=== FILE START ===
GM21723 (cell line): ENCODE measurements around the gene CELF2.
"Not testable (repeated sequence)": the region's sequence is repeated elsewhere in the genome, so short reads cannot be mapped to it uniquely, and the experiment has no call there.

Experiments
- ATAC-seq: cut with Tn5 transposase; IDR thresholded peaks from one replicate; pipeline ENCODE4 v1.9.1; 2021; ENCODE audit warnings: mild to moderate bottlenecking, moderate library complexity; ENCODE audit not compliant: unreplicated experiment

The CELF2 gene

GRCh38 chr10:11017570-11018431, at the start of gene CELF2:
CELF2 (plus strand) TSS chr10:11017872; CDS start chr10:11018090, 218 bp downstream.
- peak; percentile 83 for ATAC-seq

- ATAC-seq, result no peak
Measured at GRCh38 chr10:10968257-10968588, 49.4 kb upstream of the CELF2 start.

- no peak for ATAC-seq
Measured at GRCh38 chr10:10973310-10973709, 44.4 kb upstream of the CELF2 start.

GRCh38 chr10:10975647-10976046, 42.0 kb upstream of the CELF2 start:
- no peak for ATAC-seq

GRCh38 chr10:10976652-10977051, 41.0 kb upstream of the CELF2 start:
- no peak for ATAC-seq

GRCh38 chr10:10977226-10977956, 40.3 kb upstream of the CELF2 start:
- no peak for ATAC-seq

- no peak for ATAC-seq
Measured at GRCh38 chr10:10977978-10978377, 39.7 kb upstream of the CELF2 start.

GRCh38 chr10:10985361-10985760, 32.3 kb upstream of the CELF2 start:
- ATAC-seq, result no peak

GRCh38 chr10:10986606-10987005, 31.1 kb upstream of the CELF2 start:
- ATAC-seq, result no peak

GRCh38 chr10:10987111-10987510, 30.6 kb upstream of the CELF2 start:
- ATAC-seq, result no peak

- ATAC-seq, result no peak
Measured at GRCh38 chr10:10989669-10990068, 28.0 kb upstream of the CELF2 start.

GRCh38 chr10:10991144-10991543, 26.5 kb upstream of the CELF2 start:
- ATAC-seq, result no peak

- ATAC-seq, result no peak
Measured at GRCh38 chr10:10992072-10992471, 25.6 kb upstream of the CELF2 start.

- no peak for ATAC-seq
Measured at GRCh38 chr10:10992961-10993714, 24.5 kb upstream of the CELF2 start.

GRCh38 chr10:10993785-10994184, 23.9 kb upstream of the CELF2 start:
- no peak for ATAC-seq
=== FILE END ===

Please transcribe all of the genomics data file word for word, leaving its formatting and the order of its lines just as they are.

GM21723 (cell line): ENCODE measurements around the gene CELF2.
"Not testable (repeated sequence)": the region's sequence is repeated elsewhere in the genome, so short reads cannot be mapped to it uniquely, and the experiment has no call there.

Experiments
- ATAC-seq: cut with Tn5 transposase; IDR thresholded peaks from one replicate; pipeline ENCODE4 v1.9.1; 2021; ENCODE audit warnings: mild to moderate bottlenecking, moderate library complexity; ENCODE audit not compliant: unreplicated experiment

The CELF2 gene

GRCh38 chr10:11017570-11018431, at the start of gene CELF2:
CELF2 (plus strand) TSS chr10:11017872; CDS start chr10:11018090, 218 bp downstream.
- peak; percentile 83 for ATAC-seq

- ATAC-seq, result no peak
Measured at GRCh38 chr10:10968257-10968588, 49.4 kb upstream of the CELF2 start.

- no peak for ATAC-seq
Measured at GRCh38 chr10:10973310-10973709, 44.4 kb upstream of the CELF2 start.

GRCh38 chr10:10975647-10976046, 42.0 kb upstream of the CELF2 start:
- no peak for ATAC-seq

GRCh38 chr10:10976652-10977051, 41.0 kb upstream of the CELF2 start:
- no peak for ATAC-seq

GRCh38 chr10:10977226-10977956, 40.3 kb upstream of the CELF2 start:
- no peak for ATAC-seq

- no peak for ATAC-seq
Measured at GRCh38 chr10:10977978-10978377, 39.7 kb upstream of the CELF2 start.

GRCh38 chr10:10985361-10985760, 32.3 kb upstream of the CELF2 start:
- ATAC-seq, result no peak

GRCh38 chr10:10986606-10987005, 31.1 kb upstream of the CELF2 start:
- ATAC-seq, result no peak

GRCh38 chr10:10987111-10987510, 30.6 kb upstream of the CELF2 start:
- ATAC-seq, result no peak

- ATAC-seq, result no peak
Measured at GRCh38 chr10:10989669-10990068, 28.0 kb upstream of the CELF2 start.

GRCh38 chr10:10991144-10991543, 26.5 kb upstream of the CELF2 start:
- ATAC-seq, result no peak

- ATAC-seq, result no peak
Measured at GRCh38 chr10:10992072-10992471, 25.6 kb upstream of the CELF2 start.

- no peak for ATAC-seq
Measured at GRCh38 chr10:10992961-10993714, 24.5 kb upstream of the CELF2 start.

GRCh38 chr10:10993785-10994184, 23.9 kb upstream of the CELF2 start:
- no peak for ATAC-seq